Kenya Top Stories


China edges out Europe in Africa

IREN and FNF Team during the launch

China has successfully edged out Europe in Africa, according to a survey released on Tuesday.

A study dubbed “The Clash of Systems – African Perception of the European Union and China Engagement” notes that China’s successful edging out of Europe as a major trading partner and investor in Africa in the areas of large infrastructure projects and exploitation of raw materials has put European trade, investment and development policies in Africa to a severe test.

“The African survey participants hold up a mirror to European Africa policy and expose Europe’s sometimes paternalistic and romantic view of Africa. Europe’s belief in the superiority of its own values contrasts with the pragmatic view of Africans on the performance and behavior of the two partners (EU and China),” says Stefan Schott, the Friedrich Naumann Foundation in East Africa Project Director.

The  Global Partnership Hub of the Friedrich Naumann Foundation commissioned a Kenyan private think tank, IREN (Inter Region Economic Network), to conduct an independent survey study among African policymakers.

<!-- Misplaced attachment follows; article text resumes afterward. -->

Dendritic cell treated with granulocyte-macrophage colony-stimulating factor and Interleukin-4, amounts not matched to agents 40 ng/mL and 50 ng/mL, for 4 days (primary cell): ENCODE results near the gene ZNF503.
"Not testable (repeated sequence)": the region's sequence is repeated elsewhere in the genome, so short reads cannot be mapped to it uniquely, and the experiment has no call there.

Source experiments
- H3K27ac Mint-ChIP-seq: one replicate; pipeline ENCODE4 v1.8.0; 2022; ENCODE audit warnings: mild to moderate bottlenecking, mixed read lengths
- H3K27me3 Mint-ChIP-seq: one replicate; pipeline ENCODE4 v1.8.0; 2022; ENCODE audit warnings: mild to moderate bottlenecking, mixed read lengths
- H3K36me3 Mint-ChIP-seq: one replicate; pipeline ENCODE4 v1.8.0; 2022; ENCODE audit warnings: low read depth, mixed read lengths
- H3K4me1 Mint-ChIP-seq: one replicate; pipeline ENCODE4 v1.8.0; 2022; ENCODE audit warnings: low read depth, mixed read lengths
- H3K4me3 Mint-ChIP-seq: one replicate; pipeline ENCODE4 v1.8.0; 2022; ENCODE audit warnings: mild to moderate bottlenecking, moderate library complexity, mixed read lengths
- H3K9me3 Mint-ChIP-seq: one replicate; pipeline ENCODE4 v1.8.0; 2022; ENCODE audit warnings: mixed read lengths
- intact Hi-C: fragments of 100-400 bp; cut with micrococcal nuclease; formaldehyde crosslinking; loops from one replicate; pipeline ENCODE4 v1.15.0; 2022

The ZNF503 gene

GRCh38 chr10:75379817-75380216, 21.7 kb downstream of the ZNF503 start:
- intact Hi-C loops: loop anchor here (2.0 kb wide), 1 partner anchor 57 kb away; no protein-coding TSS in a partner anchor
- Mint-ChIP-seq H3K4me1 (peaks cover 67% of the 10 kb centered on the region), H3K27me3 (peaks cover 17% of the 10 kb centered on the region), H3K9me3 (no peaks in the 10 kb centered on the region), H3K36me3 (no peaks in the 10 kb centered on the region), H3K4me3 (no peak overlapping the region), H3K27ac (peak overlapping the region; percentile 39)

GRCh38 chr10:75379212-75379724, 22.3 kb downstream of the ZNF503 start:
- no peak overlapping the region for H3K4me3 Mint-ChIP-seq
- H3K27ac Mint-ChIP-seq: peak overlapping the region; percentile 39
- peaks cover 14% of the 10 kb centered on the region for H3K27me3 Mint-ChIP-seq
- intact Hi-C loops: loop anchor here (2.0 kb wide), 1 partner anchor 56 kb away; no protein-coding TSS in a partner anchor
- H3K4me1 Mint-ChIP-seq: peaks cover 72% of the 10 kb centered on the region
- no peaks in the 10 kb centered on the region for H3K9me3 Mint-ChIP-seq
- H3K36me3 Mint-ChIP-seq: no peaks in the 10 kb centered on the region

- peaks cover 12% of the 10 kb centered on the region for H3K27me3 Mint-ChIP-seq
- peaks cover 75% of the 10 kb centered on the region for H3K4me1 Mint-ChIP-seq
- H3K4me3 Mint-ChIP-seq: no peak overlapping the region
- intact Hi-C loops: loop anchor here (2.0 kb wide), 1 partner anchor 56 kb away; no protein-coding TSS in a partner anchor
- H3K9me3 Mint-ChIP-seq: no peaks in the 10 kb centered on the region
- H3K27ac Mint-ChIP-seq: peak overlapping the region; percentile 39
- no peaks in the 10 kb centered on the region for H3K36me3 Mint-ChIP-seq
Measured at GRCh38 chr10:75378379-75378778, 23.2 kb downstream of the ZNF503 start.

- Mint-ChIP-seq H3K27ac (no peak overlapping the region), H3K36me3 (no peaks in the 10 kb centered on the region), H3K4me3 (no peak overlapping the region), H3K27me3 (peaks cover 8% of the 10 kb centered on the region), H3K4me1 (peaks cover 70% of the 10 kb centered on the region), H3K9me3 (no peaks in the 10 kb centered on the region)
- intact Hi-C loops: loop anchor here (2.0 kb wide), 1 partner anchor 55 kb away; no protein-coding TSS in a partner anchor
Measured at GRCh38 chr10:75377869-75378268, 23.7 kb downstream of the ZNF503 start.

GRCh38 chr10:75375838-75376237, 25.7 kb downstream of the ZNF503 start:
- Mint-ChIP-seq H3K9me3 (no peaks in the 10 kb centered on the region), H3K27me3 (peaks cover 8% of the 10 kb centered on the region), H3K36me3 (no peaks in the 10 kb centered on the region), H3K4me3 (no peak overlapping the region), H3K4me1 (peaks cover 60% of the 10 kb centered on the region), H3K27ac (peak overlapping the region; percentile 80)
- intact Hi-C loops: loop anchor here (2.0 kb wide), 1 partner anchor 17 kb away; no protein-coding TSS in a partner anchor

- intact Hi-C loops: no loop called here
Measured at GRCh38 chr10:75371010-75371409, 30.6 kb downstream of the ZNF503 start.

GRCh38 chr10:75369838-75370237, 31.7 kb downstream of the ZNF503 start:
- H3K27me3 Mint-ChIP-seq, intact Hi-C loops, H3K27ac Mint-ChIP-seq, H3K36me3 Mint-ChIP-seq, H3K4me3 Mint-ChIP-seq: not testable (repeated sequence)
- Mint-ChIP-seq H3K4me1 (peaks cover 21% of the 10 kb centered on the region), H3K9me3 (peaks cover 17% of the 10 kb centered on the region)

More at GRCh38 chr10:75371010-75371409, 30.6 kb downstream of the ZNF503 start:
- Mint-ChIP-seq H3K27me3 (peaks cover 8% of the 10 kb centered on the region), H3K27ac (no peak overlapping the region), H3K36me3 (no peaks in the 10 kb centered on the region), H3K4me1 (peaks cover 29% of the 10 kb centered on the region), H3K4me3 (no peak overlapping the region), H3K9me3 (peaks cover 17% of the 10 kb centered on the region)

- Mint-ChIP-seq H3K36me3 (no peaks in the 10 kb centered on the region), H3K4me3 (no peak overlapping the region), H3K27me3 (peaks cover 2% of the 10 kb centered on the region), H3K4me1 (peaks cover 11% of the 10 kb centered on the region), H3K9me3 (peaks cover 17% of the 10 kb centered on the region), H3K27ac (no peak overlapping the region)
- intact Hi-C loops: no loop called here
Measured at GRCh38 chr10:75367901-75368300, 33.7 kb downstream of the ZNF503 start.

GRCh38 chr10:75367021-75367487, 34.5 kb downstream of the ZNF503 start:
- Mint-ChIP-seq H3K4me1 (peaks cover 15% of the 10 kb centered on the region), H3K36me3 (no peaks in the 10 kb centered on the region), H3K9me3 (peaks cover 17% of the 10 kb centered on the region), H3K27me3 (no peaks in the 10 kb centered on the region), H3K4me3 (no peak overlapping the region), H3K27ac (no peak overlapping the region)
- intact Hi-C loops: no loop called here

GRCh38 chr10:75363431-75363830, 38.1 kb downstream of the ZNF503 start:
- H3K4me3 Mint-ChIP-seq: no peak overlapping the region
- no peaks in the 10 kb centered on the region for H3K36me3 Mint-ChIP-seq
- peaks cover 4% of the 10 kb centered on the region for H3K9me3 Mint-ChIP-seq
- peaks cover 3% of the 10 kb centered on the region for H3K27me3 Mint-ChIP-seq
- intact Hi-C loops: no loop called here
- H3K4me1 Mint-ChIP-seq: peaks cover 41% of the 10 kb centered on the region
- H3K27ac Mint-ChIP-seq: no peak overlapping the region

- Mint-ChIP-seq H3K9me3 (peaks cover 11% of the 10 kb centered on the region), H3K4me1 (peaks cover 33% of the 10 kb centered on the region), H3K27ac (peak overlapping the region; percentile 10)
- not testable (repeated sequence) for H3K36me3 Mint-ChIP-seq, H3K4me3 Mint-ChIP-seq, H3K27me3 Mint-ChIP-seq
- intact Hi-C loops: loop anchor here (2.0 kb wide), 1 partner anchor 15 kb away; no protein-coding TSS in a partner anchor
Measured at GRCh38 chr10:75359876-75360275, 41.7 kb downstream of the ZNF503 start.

The survey carried out over the period October – December 2021 was conducted by IREN and involved more than 1,600 African policymakers drawn from Africa’s 8 Regional Economic Blocs (RECs) and covered three key areas: trade, investment, and development co-operation.

The report urges African policymakers, to leverage on the choices and opportunities that the competition between the EU and China in Africa but guard against debt traps and expensive tradeoffs embedded in short-term gains at the expense of long-term interests.   

The study established that China has competitive advantage in four areas underlying its success in Africa: Quick decisions, faster implementation of projects, non-interference in internal affairs, and embracing corruption as a tool of trade.

The study further established that while African policymakers appreciate Europe’s value-based policies, they are often perceived as paternalistic.

Leave a Reply

Your email address will not be published. Required fields are marked *